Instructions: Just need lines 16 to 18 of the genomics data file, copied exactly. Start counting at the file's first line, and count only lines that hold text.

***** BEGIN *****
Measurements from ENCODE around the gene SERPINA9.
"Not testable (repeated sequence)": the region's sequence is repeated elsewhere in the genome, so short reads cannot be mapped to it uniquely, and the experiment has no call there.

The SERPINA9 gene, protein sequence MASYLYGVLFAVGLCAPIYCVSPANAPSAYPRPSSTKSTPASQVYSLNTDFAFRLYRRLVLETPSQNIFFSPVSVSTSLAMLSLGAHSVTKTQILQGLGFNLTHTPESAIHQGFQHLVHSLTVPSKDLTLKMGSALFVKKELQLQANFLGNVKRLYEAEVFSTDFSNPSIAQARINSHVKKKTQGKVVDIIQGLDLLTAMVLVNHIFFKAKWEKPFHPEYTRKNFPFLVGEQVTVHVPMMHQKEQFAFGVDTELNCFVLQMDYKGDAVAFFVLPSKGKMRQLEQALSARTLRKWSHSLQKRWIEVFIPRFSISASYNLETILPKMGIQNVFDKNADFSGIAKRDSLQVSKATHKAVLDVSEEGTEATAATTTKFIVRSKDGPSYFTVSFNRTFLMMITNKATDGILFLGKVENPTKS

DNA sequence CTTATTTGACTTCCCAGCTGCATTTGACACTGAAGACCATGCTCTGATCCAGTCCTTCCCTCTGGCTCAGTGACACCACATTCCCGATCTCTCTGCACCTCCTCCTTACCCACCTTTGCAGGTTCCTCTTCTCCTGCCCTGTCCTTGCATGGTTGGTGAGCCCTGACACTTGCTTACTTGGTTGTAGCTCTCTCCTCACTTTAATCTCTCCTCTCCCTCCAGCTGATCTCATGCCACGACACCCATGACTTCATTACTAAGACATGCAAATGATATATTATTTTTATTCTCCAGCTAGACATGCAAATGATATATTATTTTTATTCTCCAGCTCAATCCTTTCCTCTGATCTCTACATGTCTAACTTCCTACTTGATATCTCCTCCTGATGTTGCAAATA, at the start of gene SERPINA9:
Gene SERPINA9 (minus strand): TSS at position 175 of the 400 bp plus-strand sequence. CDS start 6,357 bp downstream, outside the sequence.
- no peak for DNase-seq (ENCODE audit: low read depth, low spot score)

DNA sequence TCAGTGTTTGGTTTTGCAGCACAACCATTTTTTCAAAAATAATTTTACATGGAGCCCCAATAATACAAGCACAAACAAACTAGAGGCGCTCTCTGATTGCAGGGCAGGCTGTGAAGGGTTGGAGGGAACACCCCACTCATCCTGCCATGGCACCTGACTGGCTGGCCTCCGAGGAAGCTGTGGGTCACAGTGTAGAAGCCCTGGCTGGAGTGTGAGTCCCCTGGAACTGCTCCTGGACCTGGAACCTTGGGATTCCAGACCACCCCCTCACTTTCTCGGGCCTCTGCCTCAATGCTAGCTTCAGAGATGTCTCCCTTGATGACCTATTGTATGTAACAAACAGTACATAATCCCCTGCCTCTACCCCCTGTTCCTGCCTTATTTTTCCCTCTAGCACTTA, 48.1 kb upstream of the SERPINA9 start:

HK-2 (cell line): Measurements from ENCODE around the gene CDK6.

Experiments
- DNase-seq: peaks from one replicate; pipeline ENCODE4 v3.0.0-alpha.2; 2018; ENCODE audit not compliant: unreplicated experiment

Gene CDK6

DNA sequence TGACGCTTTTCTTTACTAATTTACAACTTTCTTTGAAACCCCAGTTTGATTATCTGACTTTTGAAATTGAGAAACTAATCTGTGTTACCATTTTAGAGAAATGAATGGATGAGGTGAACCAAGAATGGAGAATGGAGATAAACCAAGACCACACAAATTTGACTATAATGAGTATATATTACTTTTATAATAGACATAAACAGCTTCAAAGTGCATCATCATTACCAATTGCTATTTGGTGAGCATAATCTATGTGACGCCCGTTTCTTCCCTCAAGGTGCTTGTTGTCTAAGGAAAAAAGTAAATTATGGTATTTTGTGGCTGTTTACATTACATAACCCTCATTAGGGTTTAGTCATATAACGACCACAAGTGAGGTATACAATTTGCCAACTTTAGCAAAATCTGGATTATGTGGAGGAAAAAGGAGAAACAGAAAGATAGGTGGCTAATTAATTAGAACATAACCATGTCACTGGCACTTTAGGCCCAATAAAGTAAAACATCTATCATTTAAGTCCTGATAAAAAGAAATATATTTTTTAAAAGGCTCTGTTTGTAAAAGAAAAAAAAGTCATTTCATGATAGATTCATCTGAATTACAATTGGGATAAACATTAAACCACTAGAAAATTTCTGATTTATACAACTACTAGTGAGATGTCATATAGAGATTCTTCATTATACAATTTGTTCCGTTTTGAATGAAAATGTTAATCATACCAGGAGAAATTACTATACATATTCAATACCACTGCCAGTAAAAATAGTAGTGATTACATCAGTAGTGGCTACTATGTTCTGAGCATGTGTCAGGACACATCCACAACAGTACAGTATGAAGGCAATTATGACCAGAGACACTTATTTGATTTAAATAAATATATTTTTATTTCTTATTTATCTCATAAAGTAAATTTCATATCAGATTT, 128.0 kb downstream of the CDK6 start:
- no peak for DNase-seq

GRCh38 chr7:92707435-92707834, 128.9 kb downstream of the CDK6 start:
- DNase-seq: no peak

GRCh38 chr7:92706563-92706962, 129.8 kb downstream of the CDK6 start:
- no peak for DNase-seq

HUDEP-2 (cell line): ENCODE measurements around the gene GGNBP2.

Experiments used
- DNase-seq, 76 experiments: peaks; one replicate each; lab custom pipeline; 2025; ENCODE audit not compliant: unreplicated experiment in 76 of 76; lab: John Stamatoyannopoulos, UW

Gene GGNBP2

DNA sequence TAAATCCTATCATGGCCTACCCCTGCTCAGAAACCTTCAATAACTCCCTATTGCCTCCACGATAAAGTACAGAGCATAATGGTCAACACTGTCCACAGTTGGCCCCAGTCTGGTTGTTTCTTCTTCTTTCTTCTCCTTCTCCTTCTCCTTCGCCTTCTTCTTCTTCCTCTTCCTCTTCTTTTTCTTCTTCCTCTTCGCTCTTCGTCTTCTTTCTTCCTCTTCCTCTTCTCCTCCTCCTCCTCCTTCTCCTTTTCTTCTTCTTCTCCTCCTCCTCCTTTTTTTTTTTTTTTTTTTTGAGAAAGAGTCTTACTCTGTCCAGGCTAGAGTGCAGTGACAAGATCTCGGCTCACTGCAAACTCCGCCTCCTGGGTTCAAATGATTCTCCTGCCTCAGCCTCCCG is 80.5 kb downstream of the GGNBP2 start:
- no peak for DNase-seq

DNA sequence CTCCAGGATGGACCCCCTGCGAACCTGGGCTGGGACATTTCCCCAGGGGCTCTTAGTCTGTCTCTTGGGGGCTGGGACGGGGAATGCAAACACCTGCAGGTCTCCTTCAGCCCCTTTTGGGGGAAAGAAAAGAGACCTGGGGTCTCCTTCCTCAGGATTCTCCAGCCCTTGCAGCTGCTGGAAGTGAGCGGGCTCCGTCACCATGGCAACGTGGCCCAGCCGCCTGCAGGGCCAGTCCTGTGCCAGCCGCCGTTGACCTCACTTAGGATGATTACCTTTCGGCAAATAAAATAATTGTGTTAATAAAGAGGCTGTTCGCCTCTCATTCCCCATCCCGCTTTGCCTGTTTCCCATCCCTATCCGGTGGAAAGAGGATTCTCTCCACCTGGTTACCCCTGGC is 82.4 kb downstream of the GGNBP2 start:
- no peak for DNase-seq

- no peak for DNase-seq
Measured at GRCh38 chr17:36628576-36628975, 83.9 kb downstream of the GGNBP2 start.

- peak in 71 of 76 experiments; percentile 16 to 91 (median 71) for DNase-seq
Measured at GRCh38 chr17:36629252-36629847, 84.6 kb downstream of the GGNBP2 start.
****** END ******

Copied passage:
GRCh38 chr7:92706563-92706962, 129.8 kb downstream of the CDK6 start:
- no peak for DNase-seq

HUDEP-2 (cell line): ENCODE measurements around the gene GGNBP2.